Numerous times this winter, I have found myself standing on my brake in order to stop the car. This has only occured on first starts (after the car has been cool for 8 hours) and takes only 30 sec or so to return to normal. Thinking that there was water freezing in the line I took it in for a brake fluid change. Doesn’t appear to have corrected the situation. Could it be something to do with the power assist? I have read that vacuum lines or check valve could be the culprit, but I would think that the problem would be continuous as opposed to only extreme cold weather.
Your booster needs to see a good vacuum before it does it’s thing.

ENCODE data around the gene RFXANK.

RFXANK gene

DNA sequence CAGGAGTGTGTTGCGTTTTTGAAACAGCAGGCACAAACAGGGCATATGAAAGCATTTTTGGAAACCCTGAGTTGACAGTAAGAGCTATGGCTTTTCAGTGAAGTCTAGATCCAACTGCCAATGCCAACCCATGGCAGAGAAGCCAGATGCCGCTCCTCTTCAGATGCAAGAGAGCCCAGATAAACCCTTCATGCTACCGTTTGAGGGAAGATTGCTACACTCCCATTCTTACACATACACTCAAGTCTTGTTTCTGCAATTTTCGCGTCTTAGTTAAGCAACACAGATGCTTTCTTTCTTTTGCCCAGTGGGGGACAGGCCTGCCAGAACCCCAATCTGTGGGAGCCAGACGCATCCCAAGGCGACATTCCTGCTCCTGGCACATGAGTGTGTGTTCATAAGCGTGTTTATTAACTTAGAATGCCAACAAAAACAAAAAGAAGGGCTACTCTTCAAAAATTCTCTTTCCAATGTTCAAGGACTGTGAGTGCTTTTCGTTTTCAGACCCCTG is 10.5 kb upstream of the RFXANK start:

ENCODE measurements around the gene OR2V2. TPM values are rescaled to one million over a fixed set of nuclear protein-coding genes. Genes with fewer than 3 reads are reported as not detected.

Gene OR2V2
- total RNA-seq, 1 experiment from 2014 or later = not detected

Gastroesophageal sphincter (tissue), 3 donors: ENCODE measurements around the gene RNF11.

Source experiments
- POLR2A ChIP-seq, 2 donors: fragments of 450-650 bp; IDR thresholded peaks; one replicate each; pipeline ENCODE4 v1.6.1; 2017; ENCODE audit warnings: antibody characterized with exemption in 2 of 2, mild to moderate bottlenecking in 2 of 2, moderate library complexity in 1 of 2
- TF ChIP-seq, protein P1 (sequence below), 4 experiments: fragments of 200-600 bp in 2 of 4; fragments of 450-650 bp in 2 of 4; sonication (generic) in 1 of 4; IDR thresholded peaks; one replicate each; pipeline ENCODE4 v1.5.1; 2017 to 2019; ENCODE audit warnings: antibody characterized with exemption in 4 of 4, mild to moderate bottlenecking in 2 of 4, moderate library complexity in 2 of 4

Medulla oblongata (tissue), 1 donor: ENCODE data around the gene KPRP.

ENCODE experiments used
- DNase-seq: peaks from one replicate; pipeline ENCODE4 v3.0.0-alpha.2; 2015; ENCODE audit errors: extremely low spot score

Anything that delays or prevents your manifold pressure from dropping to a good vacuum (such as cold, slow acting check valves) will affect the booster.
You need to determine if the problem is related to the booster or the brakes.
Moisture in the workings of the calipers may require increased braking effort if it’s frozen and restricting their movement.
Does this clear up after 30 seconds of pumping the peddle without moving? If so, it points to the booster.
Does it require 30 seconds of braking while in motion? If so, the heat generated by the brakes may be thawing ice trapped inside the sliding mechanism of the calipers.